• Introduction to Law
  • Constitutional Law
  • Civil Procedure
  • Criminal Law
  • Torts
  • Contract Law Basics
  • Defenses to Contracts
  • Capacity and Third-Party Rights
  • Forms and Meaning of Contracts
  • Contract Discharge and Damages
  • UCC
  • UCC Risk of Loss and Contract Performance
  • Bankruptcy
  • Secured Transactions
  • Patent Law
  • Copyright Law
  • Trademark Law
  • Trade Dress and Trade Secrets
  • Introduction to Agency Law
  • Employment Law
  • Discrimination
  • Sexual Harassment
  • Introduction to Business Entities
  • Partnerships
  • LLC
  • Corporate Law
  • Corporate Management
  • Wills
  • Tax Law Basics
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  • Tax Law Basics

    Business tax, either corporate or partnership, can be extremely complicated. However, some basic knowledge can go a long way as business owners launch, operate, and adjust their business operations. These readings will help you understand the tax regime currently in place.

    The Tax Policy Center has prepared a number of articles for this very purpose. Read:

    1. What is the standard deduction?
    2. What are itemized deductions and who claims them?
    3. What are personal exemptions?
    4. How do federal income tax rates work?
    5. What are tax credits and how do they differ from tax deductions?

    As you have learned, partnerships and entities that have elected to be taxed as partnerships fall under the partnership pass-through tax structure. This NOLO article provides a great summary of partnership tax. 

    Corporations, on the other hand, are taxed at the corporate level. This article from the Tax Policy Center reviews corporate tax basics. As the article points out, shareholders in a corporation are subject to double taxation: the corporation pays taxes on profits, and the shareholders pay taxes on dividends that are distributed to owners.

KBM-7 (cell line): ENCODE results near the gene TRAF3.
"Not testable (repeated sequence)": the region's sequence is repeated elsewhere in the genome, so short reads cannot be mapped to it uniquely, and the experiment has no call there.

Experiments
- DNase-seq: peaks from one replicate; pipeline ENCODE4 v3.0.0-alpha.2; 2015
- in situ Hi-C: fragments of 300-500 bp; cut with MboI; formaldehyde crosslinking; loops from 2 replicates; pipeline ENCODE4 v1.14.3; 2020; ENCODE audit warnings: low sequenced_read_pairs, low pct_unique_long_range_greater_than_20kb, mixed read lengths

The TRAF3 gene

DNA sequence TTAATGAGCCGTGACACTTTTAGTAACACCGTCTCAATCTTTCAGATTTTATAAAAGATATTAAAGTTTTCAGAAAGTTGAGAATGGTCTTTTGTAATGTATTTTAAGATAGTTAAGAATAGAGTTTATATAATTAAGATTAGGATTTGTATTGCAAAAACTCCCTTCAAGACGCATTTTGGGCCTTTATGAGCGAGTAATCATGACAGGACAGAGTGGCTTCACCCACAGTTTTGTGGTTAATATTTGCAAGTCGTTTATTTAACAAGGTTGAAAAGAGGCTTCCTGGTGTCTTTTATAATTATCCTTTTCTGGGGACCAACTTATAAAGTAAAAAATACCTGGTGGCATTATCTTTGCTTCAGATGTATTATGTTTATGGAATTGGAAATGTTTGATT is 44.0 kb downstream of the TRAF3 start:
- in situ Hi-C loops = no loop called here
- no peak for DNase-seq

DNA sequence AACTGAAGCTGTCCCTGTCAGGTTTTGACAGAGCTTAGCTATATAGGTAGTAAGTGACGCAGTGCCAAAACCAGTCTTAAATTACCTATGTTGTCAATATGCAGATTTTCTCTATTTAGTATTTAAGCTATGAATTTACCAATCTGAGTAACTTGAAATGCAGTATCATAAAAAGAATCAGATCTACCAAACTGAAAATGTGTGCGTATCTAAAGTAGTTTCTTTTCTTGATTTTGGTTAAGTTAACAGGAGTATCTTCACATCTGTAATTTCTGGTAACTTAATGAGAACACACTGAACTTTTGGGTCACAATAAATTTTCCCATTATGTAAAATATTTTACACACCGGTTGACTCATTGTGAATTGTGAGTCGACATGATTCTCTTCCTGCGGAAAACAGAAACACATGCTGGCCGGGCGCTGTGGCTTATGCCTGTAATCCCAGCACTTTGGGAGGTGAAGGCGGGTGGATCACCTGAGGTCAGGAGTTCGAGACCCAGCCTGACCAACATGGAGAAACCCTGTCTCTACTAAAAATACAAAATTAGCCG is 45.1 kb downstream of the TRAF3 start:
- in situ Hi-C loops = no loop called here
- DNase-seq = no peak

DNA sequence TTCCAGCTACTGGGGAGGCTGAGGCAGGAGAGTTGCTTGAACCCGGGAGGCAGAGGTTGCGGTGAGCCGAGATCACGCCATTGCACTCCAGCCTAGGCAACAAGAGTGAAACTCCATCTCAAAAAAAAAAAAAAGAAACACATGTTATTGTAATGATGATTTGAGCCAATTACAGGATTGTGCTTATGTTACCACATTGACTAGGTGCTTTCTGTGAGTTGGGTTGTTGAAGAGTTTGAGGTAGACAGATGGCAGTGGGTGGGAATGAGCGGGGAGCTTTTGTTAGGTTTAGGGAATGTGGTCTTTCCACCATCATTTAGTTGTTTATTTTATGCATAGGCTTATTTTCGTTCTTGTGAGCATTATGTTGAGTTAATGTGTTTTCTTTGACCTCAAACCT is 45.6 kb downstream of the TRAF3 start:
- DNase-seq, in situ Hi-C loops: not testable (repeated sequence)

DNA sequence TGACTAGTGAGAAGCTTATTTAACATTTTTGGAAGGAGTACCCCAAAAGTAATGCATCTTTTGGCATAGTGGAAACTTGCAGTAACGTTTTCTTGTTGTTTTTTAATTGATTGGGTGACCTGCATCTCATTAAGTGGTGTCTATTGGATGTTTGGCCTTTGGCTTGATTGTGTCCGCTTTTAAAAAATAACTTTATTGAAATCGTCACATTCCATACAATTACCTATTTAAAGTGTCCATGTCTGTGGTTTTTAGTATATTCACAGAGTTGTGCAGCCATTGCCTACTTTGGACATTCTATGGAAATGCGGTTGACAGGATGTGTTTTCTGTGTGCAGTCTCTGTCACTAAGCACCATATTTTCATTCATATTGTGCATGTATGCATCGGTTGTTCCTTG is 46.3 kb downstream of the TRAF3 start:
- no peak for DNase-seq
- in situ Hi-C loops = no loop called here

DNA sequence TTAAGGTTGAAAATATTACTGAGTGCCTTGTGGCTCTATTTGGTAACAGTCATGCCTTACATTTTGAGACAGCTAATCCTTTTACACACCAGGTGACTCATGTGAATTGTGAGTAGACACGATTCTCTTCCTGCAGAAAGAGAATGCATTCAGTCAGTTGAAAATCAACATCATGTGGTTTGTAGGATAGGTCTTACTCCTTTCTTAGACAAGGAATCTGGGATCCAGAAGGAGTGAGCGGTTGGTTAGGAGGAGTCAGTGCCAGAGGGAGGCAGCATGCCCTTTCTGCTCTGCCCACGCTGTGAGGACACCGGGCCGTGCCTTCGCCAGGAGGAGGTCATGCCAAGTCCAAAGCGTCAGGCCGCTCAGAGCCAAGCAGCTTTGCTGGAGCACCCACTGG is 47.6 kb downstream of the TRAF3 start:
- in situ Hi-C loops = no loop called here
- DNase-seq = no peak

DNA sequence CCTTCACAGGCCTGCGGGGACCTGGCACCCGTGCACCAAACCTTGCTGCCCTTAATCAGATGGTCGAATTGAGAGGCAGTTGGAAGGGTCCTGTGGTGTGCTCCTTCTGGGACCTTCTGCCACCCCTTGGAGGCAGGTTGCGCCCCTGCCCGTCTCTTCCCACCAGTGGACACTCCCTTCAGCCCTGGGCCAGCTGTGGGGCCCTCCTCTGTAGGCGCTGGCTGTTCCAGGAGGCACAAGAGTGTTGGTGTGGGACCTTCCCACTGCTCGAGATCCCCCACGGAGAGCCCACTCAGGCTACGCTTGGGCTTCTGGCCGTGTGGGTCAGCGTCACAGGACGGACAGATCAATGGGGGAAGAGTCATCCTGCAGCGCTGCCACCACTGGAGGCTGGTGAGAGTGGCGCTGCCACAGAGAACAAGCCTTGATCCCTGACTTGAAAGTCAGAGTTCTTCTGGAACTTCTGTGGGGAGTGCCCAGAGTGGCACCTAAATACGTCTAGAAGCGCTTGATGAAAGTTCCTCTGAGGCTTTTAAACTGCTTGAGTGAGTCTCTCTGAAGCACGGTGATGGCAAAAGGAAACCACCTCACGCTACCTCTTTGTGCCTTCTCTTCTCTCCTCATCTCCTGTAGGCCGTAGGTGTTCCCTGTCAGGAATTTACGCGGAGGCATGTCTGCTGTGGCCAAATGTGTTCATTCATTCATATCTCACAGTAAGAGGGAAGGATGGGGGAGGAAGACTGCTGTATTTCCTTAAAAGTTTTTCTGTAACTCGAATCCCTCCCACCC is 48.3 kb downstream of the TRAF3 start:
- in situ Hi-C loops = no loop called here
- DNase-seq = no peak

It is important to remember that businesses are not taxed on revenue, but on profit. As such, businesses must track all business expenses (also known as deductions) so as to pay tax only on their profits. The IRS has published this page to help small business owners to appropriately deduct permitted business expenses.

    Some small businesses use accountants to keep track of income and expenses. Many now use online programs such as QuickBooks or Xero. These programs track the accounting and allow business owners to pay estimated taxes on a quarterly basis. This allows business owners to spread out their tax liability throughout the year rather than having one large tax bill at the end of the year. 

    Tax rules change regularly with new administrations. Business owners should review proposed changes to ensure that they are prepared for changes in the tax code.

    This content is provided to you freely by BYU-I Books.

    Access it online or download it at https://books.byui.edu/BUS_375/tax_law_basics.